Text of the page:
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Perkins Observatory: the place for space

By: Ross Hickenbottom, Transcript reporter

 

OWU's Perkins Observatory Photo courtesy of the OWU website.
OWU’s Perkins Observatory Photo courtesy of the OWU website.

It’s better than the Ivies’.

Recently, OWU’s Perkins Observatory was listed 15th on “College Rank’s” 35 Best College Astronomy Observatories list­­ that’s above Harvard, MIT and the US Naval Academy.

According to its website, “When the observatory was completed in 1931, the Perkins Telescope was the third largest in the world. Perkins had one of the best Astronomical Libraries of the day, as well as facilities to accommodate visiting astronomers from all over the world.”

Though the 69­-inch telescope once housed in Perkins not longer belongs to OWU, the observatory is a staple of OWU’s academic life.

Senior Mark Chalmers, an astrophysics major, is indebted to the Perkins Observatory for all his research.

“I take Observational Astronomy and do summer research,” Chalmers said. “For one project we go to Perkins (when the weather permits), take images of an eclipsing binary W Ursa Majoris and make light curves with the data.”

And though Chalmers did not know about Perkins’s recent ranking, he was not surprised.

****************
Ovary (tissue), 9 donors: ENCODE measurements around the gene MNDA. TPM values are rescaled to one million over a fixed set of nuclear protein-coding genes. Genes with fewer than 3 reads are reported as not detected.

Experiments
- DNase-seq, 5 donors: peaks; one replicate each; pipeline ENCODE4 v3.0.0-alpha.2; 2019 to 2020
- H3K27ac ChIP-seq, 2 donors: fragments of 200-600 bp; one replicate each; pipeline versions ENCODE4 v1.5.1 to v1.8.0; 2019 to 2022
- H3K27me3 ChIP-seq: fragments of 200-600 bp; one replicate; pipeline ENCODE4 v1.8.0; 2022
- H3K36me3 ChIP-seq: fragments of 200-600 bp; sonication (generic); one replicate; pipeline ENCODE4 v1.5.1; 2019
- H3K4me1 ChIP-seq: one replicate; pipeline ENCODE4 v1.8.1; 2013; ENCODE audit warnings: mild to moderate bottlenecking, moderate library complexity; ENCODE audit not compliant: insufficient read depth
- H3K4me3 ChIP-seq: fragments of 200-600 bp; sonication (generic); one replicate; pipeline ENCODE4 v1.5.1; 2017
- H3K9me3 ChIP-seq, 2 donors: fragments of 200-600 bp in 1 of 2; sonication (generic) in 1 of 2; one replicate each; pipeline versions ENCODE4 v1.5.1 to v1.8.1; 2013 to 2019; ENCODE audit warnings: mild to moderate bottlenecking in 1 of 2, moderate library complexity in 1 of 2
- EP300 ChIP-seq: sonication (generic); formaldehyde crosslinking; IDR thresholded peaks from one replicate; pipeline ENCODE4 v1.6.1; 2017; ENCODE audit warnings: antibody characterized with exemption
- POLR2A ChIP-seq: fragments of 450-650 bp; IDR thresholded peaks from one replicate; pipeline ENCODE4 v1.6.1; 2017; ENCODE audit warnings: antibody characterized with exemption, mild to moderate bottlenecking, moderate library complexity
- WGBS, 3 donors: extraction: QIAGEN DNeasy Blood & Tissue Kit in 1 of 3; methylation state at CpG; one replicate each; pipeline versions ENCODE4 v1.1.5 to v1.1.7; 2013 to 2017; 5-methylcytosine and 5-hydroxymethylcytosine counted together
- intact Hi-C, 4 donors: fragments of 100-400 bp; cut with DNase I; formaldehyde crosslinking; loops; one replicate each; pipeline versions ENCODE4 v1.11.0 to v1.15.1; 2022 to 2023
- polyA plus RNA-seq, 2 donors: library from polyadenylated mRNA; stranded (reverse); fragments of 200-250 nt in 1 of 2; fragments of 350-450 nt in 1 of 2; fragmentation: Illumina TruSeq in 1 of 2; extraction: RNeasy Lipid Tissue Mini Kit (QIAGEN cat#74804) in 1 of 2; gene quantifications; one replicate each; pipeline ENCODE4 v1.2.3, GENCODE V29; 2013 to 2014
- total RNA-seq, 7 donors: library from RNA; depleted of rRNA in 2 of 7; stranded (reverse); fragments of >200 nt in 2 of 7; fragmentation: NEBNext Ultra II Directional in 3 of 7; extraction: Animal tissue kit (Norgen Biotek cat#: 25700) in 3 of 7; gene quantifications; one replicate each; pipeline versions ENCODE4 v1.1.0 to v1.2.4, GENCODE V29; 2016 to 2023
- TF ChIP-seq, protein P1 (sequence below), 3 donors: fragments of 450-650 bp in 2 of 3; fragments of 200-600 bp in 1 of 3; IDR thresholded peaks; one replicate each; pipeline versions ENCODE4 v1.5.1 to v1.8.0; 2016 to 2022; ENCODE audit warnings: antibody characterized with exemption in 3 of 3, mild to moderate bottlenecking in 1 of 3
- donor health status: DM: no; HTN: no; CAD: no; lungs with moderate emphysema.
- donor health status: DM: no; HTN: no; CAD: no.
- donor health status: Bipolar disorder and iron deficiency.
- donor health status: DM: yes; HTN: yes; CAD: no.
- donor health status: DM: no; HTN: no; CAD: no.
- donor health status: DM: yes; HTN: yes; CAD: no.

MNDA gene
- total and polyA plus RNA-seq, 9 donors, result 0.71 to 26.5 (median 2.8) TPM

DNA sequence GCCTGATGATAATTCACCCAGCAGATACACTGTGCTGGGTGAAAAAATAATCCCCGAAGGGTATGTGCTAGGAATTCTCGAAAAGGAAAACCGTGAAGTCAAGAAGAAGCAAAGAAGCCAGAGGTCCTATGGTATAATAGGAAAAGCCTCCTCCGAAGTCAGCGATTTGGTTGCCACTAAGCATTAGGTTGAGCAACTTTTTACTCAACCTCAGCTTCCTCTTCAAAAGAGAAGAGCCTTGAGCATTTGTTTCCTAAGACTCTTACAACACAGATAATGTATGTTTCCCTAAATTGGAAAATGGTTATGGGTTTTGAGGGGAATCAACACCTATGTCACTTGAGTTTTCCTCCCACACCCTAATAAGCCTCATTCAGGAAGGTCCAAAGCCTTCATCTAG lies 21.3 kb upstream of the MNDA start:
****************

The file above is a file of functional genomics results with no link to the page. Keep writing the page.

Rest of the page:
“Perkins is an amazing place,” he said. “It’s not only an observatory, but a library. And the basement is full of scientific demonstrations. There is also a workshop where people make telescope lenses.”

When asked if prospective students should see Perkins as part of their visit to OWU, Chalmers was emphatic.

“I would tell them to definitely check it out,” Chalmers said. “Professor Harmon [in the astrophysics department] is very willing to give prospective students and their families tours. It’s a beautiful building full of history and not taking the time to see it while you’re here is a missed opportunity in my opinion.”

But Perkins is for more than just prospective and current OWU students. Thomas Burns, director of Perkins Observatory and a professor of English, says there is a lot going on almost every night.

“The observatory hosts a variety of public activities,” Burns said, “including two lecture series, our regular Friday night stargazing sessions, and day-­ and night- ­time programs for groups of all descriptions; fraternal organizations, daycares, senior groups, scouting organizations, and school classes from kindergarten to college ages. We’ll do in excess of 100 public activities this year, both at the “O” and at various locations around central Ohio.”

One recent event held at Perkins was an installment of the “Astronomy And…” lecture series.

The talk featured Donald Lateiner, professor emeritus of the OWU classics department. On Oct. 8 he spoke on “Astronomy and Astropoetry: The ‘Stars’ of Ancient Greek & Roman Epic and Lyric.”

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